SIOUX FALLS, SD (KELO) — Scammers are cashing-in on the pandemic by taking advantage of unsuspecting customers who purchase vehicles over the Internet. More people are buying items online to avoid face-to-face contact during the coronavirus. But scammers are selling vehicles they don’t even own, at prices so low, their victims rush to buy them without first doing their homework.
Maria Iyotte of St. Francis is caring for her adult son with special needs, so when her car broke down, it created a family crisis.
“We needed desperately a car, because everything is far away, to go to the doctor is a 3-hour drive,” Iyotte said.
Iyotte became intrigued when an ad surfaced on social media.
“Something popped up and it looked good! It was a pickup truck, a GMC pickup truck and the lady wanted $800 for it,” Iyotte said.
Iyotte did her due diligence by emailing the woman who claimed to be the pickup’s owner.
“And she wrote back to me and said yeah, this truck was always in the garage, barely used because her husband just died like six months ago and she had to move out of the house,” Iyotte said.
But Iyotte became suspicious when the woman demanded payment in gift cards.
“I talked to my husband again and said, hey, you know, they want gift cards. So he looked at me and he said, no! Wait a moment, that’s a scam, don’t do it,” Iyotte said.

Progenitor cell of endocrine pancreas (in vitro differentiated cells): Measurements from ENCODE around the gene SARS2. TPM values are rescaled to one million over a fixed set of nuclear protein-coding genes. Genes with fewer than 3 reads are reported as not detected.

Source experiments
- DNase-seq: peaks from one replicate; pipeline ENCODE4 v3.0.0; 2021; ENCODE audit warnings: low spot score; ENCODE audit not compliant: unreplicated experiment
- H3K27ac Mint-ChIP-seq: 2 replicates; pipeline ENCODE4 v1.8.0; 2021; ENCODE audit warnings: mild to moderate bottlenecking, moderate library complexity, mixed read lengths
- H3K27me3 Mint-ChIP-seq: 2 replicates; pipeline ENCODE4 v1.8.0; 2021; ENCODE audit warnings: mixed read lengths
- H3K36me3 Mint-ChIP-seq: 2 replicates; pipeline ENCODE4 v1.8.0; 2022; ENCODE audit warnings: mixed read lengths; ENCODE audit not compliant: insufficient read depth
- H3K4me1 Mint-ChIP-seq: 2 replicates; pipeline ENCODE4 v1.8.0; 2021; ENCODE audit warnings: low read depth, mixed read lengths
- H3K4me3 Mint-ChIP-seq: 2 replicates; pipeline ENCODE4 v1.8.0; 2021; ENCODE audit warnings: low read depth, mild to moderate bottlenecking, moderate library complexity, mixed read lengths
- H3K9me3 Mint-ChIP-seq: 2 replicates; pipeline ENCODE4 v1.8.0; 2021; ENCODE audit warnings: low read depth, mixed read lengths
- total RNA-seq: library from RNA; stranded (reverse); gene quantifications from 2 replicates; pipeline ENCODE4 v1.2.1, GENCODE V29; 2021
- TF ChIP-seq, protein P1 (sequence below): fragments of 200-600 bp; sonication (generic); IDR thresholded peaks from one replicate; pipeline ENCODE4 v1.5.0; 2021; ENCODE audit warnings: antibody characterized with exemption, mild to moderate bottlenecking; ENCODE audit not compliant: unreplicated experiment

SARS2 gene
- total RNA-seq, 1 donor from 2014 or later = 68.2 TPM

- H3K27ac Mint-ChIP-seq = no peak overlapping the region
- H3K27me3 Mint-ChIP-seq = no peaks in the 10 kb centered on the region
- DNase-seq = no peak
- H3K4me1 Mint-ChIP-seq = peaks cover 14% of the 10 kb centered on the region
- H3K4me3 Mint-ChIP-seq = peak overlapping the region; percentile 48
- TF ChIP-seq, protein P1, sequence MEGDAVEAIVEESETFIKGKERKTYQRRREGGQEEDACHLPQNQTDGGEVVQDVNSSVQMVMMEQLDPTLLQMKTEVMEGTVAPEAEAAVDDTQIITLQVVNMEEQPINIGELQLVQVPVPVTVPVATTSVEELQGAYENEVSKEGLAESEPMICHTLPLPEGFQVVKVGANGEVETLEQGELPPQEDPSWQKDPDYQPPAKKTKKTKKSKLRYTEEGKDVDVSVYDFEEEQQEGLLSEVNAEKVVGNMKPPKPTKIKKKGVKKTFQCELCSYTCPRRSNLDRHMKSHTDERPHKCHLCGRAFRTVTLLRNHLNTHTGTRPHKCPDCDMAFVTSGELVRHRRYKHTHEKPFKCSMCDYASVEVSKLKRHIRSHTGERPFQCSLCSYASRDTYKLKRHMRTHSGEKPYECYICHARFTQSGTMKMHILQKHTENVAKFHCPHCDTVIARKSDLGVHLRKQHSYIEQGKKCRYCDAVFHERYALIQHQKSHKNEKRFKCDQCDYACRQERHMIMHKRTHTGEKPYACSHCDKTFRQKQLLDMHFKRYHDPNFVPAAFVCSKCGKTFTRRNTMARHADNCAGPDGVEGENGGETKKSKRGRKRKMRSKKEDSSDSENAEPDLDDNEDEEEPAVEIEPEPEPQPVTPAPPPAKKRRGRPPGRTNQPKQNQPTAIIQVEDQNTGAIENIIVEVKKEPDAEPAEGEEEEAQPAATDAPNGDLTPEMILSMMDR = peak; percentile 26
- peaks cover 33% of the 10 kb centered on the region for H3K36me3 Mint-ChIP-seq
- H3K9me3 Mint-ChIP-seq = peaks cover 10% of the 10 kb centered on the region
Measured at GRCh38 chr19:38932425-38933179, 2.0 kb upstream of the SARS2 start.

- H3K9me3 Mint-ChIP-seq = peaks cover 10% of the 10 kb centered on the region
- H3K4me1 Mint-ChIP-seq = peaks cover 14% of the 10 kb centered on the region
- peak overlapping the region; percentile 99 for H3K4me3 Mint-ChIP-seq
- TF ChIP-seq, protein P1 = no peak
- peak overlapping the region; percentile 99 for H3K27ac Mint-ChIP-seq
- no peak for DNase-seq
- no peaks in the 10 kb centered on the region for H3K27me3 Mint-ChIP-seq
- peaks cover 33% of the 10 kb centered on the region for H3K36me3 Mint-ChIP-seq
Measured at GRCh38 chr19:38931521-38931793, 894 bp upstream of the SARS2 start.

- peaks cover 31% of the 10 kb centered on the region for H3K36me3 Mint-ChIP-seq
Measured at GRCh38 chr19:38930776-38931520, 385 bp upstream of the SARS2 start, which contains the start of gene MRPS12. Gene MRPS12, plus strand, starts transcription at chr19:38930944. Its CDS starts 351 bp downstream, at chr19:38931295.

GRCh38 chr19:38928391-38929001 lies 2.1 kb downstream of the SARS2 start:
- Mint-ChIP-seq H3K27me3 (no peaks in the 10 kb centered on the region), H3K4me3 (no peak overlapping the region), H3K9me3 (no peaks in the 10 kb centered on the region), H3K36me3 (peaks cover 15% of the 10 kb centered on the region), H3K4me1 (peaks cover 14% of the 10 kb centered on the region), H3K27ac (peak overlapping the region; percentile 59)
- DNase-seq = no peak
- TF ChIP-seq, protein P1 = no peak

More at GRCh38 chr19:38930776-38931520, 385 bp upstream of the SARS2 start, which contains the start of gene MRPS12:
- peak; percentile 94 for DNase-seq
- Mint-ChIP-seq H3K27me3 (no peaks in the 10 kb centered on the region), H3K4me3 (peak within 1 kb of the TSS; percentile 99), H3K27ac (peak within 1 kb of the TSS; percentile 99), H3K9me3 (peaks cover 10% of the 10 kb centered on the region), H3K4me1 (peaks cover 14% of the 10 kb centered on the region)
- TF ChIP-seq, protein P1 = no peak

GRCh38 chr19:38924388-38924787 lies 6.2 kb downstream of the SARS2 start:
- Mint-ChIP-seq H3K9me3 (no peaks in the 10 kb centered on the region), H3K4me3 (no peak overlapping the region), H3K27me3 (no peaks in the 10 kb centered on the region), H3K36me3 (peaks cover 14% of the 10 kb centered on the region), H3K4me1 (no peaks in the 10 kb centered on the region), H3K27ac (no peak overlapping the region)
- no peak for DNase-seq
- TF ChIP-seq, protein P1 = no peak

Fraud experts say many of these virtual vehicle sales scammers are from foreign countries and that’s why they ask for gift cards.
“So by getting that gift card, they’re just giving them the number that’s on the back, they’re not actually moving money from that country, to have that gift card number, I can make a purchase online from anywhere,” Heartland Association of Certified Fraud Examiners President Eric Rodriguez said.
Iyotte never went through with the sale and wants to share her story so others don’t fall victim to these scammers.
“It’s terrible. How can they steal from people or handicapped people? I just don’t understand how people can be like that,” Iyotte said.
Iyotte has since bought a new car, through a legitimate seller.
A lot of the fraudulent ads you see online come with a sob story, like a death in the family, or the owner is going through a divorce, or a military deployment. To learn about other red flags to watch for, click here